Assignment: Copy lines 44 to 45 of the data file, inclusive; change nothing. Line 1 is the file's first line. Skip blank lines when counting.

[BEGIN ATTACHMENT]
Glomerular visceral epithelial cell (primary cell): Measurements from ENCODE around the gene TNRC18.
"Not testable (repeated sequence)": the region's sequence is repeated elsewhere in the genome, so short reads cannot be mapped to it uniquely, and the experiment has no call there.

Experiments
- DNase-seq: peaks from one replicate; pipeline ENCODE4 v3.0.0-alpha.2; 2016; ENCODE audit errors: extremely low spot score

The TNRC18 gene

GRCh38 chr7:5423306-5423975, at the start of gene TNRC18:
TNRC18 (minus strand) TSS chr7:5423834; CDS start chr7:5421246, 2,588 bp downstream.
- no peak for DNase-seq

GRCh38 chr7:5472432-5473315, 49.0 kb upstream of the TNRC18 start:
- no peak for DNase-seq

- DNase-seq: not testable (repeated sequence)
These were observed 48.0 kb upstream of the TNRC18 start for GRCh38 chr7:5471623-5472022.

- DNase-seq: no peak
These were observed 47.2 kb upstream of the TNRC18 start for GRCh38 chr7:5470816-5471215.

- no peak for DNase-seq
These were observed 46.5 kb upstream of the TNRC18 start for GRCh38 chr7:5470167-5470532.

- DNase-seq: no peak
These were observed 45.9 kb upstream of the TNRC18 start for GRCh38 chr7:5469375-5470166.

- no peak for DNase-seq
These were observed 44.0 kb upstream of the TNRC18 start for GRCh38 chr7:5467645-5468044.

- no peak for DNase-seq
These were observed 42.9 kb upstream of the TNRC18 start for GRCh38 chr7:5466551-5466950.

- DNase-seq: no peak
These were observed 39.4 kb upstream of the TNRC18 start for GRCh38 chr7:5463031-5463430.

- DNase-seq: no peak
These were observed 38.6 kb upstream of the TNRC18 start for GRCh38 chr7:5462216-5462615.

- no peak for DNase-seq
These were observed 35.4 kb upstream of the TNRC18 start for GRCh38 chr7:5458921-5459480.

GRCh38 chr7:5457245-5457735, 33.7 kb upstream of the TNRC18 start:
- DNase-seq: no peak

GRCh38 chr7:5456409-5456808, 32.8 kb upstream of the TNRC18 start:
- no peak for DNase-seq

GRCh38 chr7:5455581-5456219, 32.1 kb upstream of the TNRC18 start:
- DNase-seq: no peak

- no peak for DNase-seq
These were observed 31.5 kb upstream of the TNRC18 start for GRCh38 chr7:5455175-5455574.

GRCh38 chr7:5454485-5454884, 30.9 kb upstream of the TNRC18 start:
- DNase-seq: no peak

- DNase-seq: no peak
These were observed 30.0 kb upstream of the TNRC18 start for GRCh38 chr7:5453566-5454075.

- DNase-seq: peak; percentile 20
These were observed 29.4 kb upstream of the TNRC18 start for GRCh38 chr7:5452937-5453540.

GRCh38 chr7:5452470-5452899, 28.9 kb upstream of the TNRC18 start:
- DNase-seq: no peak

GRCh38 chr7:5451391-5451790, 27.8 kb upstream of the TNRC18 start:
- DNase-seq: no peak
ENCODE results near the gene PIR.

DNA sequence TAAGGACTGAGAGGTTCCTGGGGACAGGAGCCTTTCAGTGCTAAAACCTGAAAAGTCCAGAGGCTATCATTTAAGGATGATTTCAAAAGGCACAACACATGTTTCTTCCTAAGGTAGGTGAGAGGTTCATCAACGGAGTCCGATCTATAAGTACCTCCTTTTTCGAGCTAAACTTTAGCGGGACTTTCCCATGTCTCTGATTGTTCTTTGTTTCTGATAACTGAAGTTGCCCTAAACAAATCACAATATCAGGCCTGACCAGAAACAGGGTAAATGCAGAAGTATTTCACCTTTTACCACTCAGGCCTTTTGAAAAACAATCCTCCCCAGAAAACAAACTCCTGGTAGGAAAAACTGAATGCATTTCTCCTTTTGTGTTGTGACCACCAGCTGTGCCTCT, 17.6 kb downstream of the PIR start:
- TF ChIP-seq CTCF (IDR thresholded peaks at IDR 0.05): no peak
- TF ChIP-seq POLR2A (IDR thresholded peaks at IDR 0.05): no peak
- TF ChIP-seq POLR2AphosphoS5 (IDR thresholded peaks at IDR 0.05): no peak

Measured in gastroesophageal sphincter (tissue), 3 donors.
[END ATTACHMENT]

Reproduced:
- DNase-seq: no peak

GRCh38 chr7:5451391-5451790, 27.8 kb upstream of the TNRC18 start: